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Wednesday, November 14, 2012
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Change, In Ways Radio Doesn't Understand

There's one constant about the radio industry - its visionaries are myopic. Want to know what they are thinking on any given day? Just turn to a radio trade publication. Nearly all run the same stories. Extremely few of the stories revolve around product improvement or change. Today it's mostly talk of stations turning to all Christmas music and/or the announcement of someone being handed more responsibility guised as a "promotion."

Windows 8 Dashboard in readwrite article
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Seldom is there mention of the multitude of disciplines the radio industry needs to familiarize itself with to be competitive in the onrushing new world of audio. Data about audience, response and sales is becoming an expected aspect of advertising buys.

What radio types appear to overlook most is how the dashboard is getting a makeover, and the center-top position (where radio sat for over 60 years) is changing.

One topic we've seen for a few weeks now is the performance royalty issue. I can't describe it better than Paul Maloney at RAIN, so read his assessment of the latest foible. Had the broadcast industry gotten involved with this topic when first asked (in 1998), it would not be an issue today.

Going back to the late 1990s brings one name into the picture that everyone recognizes, Mark Cuban. His shook the radio industry between 1997-98, before Yahoo paid him over $3 Billion for it and stations recognized it as an advertising funnel back to Cuban.

As a BTW: Mark Cuban is going full-force against Facebook, for very good reasons. Glance at this "readwrite" article to see why putting effort into Facebook is another misstep for the radio industry. As in previous times when I've warned of Facebook being a human resource drain, Mark Cuban's comments emphasize the "WTF" (Worth to Facebook) factor.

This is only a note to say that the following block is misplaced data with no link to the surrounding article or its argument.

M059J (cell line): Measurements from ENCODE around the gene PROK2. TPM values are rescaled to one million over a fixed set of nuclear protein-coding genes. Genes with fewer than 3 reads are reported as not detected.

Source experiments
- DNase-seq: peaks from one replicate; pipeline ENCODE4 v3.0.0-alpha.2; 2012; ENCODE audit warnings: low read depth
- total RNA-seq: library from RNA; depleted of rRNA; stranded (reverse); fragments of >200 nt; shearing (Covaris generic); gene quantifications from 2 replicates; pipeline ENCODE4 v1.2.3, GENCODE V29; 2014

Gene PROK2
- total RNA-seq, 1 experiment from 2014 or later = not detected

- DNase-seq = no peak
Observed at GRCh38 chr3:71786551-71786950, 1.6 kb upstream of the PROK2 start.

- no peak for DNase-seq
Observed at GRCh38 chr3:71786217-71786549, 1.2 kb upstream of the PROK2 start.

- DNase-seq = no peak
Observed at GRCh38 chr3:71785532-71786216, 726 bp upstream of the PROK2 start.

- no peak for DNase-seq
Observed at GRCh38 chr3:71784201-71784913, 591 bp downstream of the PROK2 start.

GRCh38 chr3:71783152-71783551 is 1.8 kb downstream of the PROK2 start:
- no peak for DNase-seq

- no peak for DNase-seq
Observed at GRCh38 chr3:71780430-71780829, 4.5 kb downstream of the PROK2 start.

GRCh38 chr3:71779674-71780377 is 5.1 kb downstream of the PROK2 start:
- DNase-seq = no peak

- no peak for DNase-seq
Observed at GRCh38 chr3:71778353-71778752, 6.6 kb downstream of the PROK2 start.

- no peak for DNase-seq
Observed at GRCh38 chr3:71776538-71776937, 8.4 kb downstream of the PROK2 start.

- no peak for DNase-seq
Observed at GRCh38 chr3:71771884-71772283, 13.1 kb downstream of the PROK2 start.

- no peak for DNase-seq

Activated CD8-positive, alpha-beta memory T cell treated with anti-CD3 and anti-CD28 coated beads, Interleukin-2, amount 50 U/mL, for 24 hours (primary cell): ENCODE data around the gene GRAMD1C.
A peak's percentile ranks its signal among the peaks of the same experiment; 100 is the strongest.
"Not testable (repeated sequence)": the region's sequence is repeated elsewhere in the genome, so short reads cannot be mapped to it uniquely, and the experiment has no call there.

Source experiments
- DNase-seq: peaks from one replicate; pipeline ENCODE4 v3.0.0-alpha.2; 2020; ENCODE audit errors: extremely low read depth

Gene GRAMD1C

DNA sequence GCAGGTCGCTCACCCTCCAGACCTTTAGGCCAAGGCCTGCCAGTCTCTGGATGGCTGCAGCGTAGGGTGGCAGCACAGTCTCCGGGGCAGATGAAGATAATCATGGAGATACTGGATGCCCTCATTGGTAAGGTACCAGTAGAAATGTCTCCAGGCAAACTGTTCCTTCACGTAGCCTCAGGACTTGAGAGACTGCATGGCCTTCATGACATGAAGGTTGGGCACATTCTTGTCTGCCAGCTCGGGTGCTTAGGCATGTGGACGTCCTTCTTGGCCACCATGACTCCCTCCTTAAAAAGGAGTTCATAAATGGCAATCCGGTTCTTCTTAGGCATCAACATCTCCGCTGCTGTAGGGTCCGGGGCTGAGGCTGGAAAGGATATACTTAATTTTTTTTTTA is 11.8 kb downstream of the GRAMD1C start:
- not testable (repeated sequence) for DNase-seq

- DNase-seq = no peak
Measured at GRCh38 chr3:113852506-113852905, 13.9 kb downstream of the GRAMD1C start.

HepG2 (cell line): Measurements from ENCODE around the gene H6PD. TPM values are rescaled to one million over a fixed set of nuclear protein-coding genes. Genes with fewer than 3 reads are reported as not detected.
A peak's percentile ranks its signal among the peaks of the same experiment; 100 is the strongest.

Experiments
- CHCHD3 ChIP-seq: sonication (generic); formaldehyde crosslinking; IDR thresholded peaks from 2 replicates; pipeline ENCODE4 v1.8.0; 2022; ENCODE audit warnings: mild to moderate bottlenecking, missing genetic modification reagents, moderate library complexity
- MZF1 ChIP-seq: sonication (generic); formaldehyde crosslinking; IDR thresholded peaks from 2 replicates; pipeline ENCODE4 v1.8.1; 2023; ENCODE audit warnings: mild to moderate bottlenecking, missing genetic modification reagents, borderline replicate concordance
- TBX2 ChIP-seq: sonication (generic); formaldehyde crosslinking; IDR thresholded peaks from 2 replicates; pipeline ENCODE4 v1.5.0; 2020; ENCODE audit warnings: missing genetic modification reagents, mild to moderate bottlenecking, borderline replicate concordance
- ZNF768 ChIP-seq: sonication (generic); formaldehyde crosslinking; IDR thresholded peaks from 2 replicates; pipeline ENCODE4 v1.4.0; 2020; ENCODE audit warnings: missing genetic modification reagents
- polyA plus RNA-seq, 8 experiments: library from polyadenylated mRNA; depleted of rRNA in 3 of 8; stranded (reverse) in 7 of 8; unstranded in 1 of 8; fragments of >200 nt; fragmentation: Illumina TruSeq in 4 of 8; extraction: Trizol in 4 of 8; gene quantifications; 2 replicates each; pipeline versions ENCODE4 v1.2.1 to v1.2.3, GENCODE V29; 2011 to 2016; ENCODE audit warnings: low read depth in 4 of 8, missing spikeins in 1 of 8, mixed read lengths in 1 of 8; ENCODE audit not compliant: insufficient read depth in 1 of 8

How is it that the radio industry remains stuck in the "radio didn't die with the 8-track or cassette" syndrome? It's "myopia of the masses," a malady sweeping radio's executive suites. The lack of reporting by radio trades of the true strength of this digital revolution is another factor. Misreporting of facts is yet another prominent practice that's done the radio industry harm.

Here's a fact that radio better not ignore much longer. According to Interactive Advertising Bureau (IAB) and data management firm Winterberry Group, ClickZ reports: "77% of Businesses Say DMPs Will Play Important Role in Expanding Ad Efforts." DMP is data management platforms. If the radio industry wishes to remain relevant to advertisers, it needs to get a handle on how to produce the data which these platforms manage.

One particular irritant to me is how people write about a definitive online radio environment using only Triton Digital Webcast Metrics as basis for their claims. This is akin to using Lake Erie as a basis for describing the world's oceans. You cannot come to any conclusions about the totality of online radio/audio listenership through Webcast Metric's numbers alone. You can compare its clients competitiveness, but that's all this report lets you do.

Have you heard of "Radionomy"? How about "Live365," or "Shoutcast," or "MyRadio"? There are more than a dozen of these companies that allow the average person to create a radio station online or use the internet to deliver audio programming. Some content is local, some irrelevant, some garbled audio in no particular order - but all have listeners which used to tune in to broadcast radio. And not one appears in the Webcast Metrics' rankings, though a few of them challenge Clear Channel's Average Active Sessions.

Myopic! Broadcast-only radio is not the only listening pleasure on the block anymore. If we keep hearing radio industry execs claiming "Radio on the internet isnít Radio, itís audio. Only terrestrial Radio is Radio!" (as one RBR article cites), what's going to be said when our traditional in-car tuner on the dashboard goes the way of the Dodo (within 10 years)? "The industry needs to stop patting its leaders on the back with gratuitous gestures of praise every time a bad storm rolls around."

Radio has changed. The industry needs to stop patting its leaders on the back with gratuitous gestures of praise every time a bad storm rolls around. Radio industry executives need to learn the importance of spreadsheets, other than as they apply to cutting expense.

Advertisers seek data today, from media that understand how it's managed.

Through 2005 it was a broadcast-only league for those playing in the radio industry. Today there are dozens-upon-dozens of choices handed to consumers and advertisers.

Remaining staunch with a "Walkman didn't kill radio" attitude is more dangerous than ever.

For the radio industry to regain growth, it needs to open up to the possibilities of doing business on multiple levels in a far more competitive arena. Want a glance? Search Google Images for "car entertainment systems."

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